From education to employment

Tackling the workforce exodus can’t wait, says think tank chief

Stephen Evans, Chief Executive, L&W

The UK has seen the biggest drop in its employment rate of the major G7 economies, driven by an exodus of over 50s from the workforce, a new report from Learning and Work Institute finds.

The UK moved rapidly in spring 2020 to introduce economic support measures like the furlough scheme. This helped limit rises in employment and meant the UK performed relatively well internationally.

However, since then the UK’s employment rate has stagnated while other countries have recovered quicker. As a result, the UK’s employment rate is still 0.8 percentage points below its pre-pandemic levels, the largest fall in the G7. Yet at the same time, vacancies are at record levels with employers struggling to find enough staff.

The missing piece of the jigsaw is the rising number of people who’ve left the UK workforce altogether through the pandemic. Learning and Work Institute estimates that there are one million fewer potential workers than if pre-pandemic trends had continued.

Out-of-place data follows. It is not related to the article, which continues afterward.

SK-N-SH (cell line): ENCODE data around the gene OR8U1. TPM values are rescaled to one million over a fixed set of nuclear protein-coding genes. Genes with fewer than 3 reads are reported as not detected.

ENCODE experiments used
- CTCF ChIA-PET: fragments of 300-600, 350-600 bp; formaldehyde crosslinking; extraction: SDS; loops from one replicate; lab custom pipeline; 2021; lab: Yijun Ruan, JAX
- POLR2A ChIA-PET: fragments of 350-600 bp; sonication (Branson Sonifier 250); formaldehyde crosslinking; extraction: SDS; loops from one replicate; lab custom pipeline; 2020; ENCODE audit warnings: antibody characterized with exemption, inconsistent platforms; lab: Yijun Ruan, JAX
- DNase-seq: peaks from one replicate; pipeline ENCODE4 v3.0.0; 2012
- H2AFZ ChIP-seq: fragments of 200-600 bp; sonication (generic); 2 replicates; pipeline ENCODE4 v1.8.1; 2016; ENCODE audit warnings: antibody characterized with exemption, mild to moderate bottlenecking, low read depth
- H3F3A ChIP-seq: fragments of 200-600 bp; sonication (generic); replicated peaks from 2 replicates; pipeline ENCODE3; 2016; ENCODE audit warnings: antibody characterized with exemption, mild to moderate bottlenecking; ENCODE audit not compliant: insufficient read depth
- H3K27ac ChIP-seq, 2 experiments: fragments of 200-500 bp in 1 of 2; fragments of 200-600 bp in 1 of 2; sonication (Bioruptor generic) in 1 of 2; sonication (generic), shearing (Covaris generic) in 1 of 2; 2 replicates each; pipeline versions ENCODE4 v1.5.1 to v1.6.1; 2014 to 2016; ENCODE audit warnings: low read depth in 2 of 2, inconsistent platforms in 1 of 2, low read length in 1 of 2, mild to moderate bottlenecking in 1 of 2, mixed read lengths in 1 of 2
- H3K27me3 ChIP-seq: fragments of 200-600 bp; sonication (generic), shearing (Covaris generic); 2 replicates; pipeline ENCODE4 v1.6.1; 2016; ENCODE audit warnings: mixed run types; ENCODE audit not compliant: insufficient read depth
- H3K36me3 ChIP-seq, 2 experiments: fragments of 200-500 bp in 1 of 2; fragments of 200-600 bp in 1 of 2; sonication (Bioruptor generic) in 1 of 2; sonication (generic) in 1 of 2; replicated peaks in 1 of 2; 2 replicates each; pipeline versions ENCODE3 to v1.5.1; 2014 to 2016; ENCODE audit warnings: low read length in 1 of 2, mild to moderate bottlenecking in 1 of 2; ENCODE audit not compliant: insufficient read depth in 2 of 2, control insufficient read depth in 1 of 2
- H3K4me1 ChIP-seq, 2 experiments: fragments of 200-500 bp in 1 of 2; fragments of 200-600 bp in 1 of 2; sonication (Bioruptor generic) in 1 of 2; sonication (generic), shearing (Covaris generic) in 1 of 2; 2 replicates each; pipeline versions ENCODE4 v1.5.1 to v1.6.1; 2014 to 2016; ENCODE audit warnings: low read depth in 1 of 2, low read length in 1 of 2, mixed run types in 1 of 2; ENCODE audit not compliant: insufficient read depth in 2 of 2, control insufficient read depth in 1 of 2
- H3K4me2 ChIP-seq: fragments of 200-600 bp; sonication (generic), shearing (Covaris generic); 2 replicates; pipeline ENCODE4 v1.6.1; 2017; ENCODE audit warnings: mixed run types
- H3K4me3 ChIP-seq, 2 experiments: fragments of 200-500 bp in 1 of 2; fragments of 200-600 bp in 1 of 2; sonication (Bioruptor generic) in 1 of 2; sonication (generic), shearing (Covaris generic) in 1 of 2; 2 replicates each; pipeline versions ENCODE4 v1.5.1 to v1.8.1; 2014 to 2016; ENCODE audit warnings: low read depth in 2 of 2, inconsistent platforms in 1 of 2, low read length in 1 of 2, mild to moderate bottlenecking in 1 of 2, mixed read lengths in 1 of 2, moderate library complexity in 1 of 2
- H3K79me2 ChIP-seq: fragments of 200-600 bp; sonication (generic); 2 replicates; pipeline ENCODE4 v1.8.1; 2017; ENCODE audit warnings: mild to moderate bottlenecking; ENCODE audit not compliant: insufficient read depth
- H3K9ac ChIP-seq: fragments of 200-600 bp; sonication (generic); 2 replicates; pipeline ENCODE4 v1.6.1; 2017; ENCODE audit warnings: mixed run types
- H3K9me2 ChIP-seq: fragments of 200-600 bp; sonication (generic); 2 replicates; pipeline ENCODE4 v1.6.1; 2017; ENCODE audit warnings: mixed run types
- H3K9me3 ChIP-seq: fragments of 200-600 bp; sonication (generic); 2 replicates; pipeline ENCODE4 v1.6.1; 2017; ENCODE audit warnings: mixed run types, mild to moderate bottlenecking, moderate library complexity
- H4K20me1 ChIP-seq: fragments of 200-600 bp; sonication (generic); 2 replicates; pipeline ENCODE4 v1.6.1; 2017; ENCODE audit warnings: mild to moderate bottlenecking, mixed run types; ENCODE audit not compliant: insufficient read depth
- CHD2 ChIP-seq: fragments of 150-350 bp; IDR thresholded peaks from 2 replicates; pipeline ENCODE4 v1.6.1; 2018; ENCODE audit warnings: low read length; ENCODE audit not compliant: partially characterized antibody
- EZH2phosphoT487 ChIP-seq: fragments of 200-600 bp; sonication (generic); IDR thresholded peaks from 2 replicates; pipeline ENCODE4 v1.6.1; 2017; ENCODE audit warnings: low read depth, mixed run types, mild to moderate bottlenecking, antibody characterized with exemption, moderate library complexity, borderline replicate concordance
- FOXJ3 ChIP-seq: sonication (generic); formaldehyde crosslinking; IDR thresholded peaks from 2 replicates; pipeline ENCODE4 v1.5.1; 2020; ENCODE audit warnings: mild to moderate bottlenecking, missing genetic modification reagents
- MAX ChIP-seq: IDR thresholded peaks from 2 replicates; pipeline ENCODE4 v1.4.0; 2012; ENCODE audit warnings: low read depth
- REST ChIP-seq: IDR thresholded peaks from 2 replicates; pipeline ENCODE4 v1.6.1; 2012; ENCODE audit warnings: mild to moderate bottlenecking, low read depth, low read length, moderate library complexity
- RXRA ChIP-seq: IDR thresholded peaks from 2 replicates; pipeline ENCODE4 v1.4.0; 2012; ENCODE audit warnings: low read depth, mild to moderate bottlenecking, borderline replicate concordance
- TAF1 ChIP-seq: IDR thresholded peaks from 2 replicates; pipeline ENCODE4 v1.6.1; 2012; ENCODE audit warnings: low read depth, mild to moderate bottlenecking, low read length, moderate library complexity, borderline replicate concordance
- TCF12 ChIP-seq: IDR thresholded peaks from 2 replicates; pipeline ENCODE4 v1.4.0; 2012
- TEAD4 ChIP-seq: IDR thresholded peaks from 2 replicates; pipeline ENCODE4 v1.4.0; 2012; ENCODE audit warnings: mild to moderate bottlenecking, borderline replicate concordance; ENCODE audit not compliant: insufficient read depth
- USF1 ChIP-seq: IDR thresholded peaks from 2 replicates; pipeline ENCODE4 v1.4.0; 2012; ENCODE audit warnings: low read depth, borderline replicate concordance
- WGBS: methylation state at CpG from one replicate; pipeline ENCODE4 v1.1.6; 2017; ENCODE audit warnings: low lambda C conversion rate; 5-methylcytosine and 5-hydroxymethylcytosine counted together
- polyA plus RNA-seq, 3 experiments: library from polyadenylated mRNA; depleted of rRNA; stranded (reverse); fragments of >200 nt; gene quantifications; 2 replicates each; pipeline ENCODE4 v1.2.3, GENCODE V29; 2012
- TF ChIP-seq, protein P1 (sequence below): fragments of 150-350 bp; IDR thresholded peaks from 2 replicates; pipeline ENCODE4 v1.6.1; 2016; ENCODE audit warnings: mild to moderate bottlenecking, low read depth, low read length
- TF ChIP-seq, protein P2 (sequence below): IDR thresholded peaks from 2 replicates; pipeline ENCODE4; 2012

The biggest contributor to this workforce exodus is people over 50, up 9% since the pandemic started, and those with long-term sickness, up 11%. There are now twice as many people economically inactive due to sickness as there are unemployed people.

But this is not a common picture in other countries. In fact, the report shows the UK is an international outlier, seeing the biggest drops in over 50s in the workforce of ten major countries studied.

The report finds that shortfalls in Government policy have contributed to this. Its Plan for Jobs, launched in summer 2020, is likely to be up to £2 billion underspent. This is because it was put in place to tackle a sharp rise in unemployment that, thanks in part to the success of furlough, didn’t happen.

Learning and Work Institute argues the Government should reinvest the underspends in support for the over 50s and people who have left the workforce to help ease the current recruitment crunch. Otherwise, a short-term saving is likely to become a long-term cost as employers are unable to find the staff they need. Employers too need to think about how they recruit, with many over 50s open to returning to work if the right job is available and they can work flexibly.

Stephen Evans, chief executive of Learning and Work Institute, said:

“There’s no doubt furlough helped save millions of jobs. But we need urgent action to tackle the current recruitment crunch that’s causing problems across the economy. The Government should reinvest the underspends from its Plan for Jobs into a new plan to support back some of those who’ve left the pandemic in the last two years.”

Related Articles